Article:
A ban on smoking in vehicles containing children comes into effect across New Brunswick on Friday.
Drivers will face a maximum $570 fine under the new legislation if they are found smoking in a vehicle with children under the age of 16 present.
Studies show levels of second-hand smoke increase in sealed, enclosed areas such as cars, said Barbara MacKinnon, president of the New Brunswick Lung Association.
MacKinnon applauds the new law, which falls under the province's Smoke-free Places Act.
"Children are much more susceptible to second-hand smoke than adults are because their lungs and immune systems are still developing," said MacKinnon.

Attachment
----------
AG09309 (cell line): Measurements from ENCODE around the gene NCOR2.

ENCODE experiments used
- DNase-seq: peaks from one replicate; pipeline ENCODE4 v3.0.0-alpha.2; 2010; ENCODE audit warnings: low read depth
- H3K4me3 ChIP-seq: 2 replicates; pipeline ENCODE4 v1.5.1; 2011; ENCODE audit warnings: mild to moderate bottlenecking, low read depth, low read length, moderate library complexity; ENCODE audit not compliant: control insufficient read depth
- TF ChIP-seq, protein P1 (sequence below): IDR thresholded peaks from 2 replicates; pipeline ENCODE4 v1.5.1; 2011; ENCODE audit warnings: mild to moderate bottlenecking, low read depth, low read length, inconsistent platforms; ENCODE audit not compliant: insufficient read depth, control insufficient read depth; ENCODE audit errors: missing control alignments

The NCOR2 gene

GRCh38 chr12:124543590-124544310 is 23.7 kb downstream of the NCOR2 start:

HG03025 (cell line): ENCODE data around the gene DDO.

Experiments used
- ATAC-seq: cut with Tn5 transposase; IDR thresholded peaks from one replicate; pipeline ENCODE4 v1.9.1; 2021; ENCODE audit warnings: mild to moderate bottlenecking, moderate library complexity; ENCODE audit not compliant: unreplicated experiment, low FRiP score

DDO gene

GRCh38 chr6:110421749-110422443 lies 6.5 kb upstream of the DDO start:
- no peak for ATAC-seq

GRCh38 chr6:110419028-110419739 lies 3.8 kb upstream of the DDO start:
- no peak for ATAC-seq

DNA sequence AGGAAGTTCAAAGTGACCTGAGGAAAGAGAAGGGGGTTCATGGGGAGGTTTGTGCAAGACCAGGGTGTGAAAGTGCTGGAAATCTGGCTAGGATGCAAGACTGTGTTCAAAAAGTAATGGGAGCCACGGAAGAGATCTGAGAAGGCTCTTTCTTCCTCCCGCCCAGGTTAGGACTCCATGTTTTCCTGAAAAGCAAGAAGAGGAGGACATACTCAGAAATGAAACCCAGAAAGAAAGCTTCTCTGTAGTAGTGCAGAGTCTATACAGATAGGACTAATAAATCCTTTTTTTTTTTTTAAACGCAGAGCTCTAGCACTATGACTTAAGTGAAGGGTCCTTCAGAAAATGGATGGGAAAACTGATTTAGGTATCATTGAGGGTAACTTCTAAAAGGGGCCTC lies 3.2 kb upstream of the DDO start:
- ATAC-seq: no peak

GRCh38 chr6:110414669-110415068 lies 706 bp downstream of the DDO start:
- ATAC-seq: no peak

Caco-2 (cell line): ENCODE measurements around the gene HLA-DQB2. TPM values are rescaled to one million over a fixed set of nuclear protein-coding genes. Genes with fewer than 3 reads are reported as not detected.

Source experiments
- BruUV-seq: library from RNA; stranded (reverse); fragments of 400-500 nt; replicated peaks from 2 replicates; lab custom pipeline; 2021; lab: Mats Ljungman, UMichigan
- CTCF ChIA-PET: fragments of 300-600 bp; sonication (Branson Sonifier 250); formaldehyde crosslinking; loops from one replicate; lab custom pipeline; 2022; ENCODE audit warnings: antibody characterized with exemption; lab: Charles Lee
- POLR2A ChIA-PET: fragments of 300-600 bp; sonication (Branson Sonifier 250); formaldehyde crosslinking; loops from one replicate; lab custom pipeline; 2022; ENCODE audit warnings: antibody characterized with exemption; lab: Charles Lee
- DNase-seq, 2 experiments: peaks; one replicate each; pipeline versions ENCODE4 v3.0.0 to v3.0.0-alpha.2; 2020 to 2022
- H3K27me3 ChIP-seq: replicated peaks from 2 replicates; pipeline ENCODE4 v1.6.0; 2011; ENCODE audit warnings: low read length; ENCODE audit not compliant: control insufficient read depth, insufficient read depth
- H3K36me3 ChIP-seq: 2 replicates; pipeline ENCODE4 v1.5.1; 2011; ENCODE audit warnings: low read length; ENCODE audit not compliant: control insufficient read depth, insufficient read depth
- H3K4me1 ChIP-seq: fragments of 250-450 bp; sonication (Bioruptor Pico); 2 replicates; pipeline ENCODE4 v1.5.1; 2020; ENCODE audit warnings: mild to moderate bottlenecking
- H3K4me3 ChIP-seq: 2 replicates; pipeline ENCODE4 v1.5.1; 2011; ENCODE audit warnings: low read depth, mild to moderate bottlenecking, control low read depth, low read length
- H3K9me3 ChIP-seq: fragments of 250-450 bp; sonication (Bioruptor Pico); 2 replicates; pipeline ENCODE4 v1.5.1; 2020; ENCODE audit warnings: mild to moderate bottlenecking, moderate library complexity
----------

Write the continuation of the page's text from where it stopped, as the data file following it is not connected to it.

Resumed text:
"Even when you drive with the window down a little bit, people may have had the perception in the past that the smoke goes out the window and therefore, everybody inside the care is safe," she added. "But these studies do show that even when the windows are open and you think the smoke is going out, it still builds up to high levels inside the car."
RCMP plan to enforce the law provincewide. But, it could be a challenge, said Sgt. Gilles Blinn, who is with the Fredericton RCMP.
"It's very difficult to police. We can acknowledge that," said Blinn. "But there are some times where the cigarette is in plain view, so those would be the times where one would be stopped."
Similar bans exist in Nova Scotia, Ontario, British Columbia and Yukon.